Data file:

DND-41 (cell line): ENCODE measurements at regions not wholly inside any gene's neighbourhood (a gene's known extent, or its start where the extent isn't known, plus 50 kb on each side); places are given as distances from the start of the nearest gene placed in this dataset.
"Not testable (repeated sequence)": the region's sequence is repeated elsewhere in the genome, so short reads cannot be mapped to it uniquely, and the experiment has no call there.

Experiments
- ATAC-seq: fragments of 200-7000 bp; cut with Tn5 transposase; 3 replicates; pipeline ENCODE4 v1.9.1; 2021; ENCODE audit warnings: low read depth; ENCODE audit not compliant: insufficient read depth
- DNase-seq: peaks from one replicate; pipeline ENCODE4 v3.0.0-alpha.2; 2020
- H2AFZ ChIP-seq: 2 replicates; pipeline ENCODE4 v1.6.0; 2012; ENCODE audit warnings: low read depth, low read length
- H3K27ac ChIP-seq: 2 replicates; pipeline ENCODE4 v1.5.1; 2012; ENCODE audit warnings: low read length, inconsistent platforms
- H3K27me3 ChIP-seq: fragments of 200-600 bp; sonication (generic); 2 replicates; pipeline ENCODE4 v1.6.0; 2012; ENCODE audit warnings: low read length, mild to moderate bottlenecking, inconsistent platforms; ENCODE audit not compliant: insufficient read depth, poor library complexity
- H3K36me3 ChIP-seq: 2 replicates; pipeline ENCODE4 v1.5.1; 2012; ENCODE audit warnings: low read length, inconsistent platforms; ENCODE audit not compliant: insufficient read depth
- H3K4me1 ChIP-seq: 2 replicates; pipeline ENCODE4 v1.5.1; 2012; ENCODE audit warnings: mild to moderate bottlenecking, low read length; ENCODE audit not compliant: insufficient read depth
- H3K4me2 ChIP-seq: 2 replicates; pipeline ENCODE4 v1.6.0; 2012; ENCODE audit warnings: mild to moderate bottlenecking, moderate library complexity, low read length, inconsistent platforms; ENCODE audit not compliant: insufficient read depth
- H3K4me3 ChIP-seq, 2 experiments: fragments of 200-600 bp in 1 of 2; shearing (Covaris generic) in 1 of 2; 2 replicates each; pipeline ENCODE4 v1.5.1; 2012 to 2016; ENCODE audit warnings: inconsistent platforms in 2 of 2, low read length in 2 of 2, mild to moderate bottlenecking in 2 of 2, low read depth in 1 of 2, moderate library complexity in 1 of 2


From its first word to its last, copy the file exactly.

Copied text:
DND-41 (cell line): ENCODE measurements at regions not wholly inside any gene's neighbourhood (a gene's known extent, or its start where the extent isn't known, plus 50 kb on each side); places are given as distances from the start of the nearest gene placed in this dataset.
"Not testable (repeated sequence)": the region's sequence is repeated elsewhere in the genome, so short reads cannot be mapped to it uniquely, and the experiment has no call there.

Experiments
- ATAC-seq: fragments of 200-7000 bp; cut with Tn5 transposase; 3 replicates; pipeline ENCODE4 v1.9.1; 2021; ENCODE audit warnings: low read depth; ENCODE audit not compliant: insufficient read depth
- DNase-seq: peaks from one replicate; pipeline ENCODE4 v3.0.0-alpha.2; 2020
- H2AFZ ChIP-seq: 2 replicates; pipeline ENCODE4 v1.6.0; 2012; ENCODE audit warnings: low read depth, low read length
- H3K27ac ChIP-seq: 2 replicates; pipeline ENCODE4 v1.5.1; 2012; ENCODE audit warnings: low read length, inconsistent platforms
- H3K27me3 ChIP-seq: fragments of 200-600 bp; sonication (generic); 2 replicates; pipeline ENCODE4 v1.6.0; 2012; ENCODE audit warnings: low read length, mild to moderate bottlenecking, inconsistent platforms; ENCODE audit not compliant: insufficient read depth, poor library complexity
- H3K36me3 ChIP-seq: 2 replicates; pipeline ENCODE4 v1.5.1; 2012; ENCODE audit warnings: low read length, inconsistent platforms; ENCODE audit not compliant: insufficient read depth
- H3K4me1 ChIP-seq: 2 replicates; pipeline ENCODE4 v1.5.1; 2012; ENCODE audit warnings: mild to moderate bottlenecking, low read length; ENCODE audit not compliant: insufficient read depth
- H3K4me2 ChIP-seq: 2 replicates; pipeline ENCODE4 v1.6.0; 2012; ENCODE audit warnings: mild to moderate bottlenecking, moderate library complexity, low read length, inconsistent platforms; ENCODE audit not compliant: insufficient read depth
- H3K4me3 ChIP-seq, 2 experiments: fragments of 200-600 bp in 1 of 2; shearing (Covaris generic) in 1 of 2; 2 replicates each; pipeline ENCODE4 v1.5.1; 2012 to 2016; ENCODE audit warnings: inconsistent platforms in 2 of 2, low read length in 2 of 2, mild to moderate bottlenecking in 2 of 2, low read depth in 1 of 2, moderate library complexity in 1 of 2